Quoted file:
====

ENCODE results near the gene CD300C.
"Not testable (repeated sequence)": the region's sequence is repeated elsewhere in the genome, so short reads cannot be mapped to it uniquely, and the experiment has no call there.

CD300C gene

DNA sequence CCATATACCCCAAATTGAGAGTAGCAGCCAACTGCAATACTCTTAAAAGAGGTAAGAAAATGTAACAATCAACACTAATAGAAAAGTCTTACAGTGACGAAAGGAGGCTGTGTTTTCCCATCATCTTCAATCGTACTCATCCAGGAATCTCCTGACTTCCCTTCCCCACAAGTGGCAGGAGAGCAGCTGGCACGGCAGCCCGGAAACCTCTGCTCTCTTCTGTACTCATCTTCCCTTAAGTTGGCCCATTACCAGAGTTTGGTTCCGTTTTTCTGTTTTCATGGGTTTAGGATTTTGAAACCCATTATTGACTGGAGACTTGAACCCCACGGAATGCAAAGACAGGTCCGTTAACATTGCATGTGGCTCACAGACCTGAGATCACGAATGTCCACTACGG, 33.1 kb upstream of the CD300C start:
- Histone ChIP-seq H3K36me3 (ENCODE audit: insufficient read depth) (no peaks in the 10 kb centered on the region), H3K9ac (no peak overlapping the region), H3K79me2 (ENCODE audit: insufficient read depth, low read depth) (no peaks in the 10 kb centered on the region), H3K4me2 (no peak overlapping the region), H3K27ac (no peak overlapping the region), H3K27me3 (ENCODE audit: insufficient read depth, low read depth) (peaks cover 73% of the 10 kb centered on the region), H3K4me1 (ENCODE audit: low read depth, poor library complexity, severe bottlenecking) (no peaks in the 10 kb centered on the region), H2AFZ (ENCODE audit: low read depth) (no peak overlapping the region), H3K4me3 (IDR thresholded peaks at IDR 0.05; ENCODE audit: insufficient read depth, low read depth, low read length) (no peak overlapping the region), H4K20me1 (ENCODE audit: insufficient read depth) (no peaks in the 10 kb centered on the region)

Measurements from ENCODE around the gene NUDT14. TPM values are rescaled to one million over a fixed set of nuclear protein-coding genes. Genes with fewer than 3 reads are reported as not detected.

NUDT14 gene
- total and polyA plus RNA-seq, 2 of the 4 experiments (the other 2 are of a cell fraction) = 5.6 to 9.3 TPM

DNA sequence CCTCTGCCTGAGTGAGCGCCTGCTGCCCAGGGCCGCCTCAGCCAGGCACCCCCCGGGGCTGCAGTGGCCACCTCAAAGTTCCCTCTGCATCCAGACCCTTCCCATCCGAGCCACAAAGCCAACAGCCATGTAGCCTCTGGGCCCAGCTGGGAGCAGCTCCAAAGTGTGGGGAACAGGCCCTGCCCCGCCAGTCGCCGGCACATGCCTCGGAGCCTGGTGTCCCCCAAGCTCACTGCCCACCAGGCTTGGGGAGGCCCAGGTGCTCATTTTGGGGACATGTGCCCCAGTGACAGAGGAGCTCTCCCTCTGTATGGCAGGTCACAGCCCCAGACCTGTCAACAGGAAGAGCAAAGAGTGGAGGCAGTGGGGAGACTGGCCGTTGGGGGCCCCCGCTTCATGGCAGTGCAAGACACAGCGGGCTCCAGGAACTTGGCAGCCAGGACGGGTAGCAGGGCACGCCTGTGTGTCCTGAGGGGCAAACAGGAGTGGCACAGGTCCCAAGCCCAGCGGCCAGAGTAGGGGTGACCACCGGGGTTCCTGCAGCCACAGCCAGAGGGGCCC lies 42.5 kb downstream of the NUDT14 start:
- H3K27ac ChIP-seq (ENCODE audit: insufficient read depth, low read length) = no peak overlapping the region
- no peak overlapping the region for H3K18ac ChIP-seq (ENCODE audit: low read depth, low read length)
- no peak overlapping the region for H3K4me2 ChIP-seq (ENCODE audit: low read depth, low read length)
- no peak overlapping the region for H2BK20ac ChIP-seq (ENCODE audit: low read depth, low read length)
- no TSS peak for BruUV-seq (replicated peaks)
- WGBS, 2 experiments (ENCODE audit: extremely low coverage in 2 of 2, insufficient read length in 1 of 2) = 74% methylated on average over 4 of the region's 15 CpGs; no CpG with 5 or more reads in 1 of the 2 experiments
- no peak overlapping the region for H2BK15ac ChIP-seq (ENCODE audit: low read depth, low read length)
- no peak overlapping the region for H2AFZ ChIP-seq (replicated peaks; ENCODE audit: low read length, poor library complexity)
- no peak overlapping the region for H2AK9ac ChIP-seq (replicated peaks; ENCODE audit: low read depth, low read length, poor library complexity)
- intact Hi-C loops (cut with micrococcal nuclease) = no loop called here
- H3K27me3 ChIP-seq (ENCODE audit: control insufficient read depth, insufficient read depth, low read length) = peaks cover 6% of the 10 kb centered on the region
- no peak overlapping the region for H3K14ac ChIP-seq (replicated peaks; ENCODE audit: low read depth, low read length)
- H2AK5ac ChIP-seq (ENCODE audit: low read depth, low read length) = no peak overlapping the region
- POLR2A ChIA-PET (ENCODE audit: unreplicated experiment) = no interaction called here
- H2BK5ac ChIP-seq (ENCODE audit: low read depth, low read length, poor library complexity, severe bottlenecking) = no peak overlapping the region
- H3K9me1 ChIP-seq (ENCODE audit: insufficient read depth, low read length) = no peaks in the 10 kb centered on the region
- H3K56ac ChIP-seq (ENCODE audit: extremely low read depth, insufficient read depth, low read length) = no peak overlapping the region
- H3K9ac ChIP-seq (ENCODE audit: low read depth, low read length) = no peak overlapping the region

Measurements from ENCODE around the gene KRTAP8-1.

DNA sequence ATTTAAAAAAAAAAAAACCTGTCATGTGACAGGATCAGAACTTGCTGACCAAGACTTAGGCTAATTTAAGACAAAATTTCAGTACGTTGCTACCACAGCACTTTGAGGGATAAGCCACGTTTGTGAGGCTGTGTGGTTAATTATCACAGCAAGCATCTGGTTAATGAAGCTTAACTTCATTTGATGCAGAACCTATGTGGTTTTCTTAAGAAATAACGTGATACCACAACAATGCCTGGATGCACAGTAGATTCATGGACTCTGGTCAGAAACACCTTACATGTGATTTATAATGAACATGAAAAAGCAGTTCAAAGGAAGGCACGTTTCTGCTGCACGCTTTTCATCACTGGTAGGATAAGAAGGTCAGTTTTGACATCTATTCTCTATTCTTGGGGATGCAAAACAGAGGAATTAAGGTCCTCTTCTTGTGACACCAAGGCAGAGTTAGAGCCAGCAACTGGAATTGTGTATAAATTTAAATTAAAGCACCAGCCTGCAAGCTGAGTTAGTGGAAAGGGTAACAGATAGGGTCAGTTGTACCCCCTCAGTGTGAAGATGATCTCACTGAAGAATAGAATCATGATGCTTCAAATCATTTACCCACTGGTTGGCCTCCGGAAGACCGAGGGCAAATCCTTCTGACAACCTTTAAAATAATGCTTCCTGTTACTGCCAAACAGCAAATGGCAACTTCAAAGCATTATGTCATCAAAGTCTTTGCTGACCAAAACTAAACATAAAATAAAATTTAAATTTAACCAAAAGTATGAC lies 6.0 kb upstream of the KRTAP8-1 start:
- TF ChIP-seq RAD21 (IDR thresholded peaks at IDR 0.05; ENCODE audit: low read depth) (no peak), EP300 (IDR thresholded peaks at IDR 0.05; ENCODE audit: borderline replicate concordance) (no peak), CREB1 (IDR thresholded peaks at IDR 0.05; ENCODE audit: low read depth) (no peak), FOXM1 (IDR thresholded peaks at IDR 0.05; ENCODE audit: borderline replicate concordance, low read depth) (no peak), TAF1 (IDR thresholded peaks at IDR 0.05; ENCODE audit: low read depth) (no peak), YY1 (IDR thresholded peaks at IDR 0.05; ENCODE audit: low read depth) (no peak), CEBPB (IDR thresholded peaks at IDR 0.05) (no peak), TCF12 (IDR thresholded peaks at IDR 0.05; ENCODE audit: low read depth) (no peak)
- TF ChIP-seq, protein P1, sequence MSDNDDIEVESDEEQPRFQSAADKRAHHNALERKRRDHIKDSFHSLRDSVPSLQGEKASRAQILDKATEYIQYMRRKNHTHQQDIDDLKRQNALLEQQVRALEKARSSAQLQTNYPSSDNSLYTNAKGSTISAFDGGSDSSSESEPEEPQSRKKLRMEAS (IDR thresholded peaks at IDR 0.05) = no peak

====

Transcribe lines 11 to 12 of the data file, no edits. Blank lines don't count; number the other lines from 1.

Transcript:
- no peak overlapping the region for H3K18ac ChIP-seq (ENCODE audit: low read depth, low read length)
- no peak overlapping the region for H3K4me2 ChIP-seq (ENCODE audit: low read depth, low read length)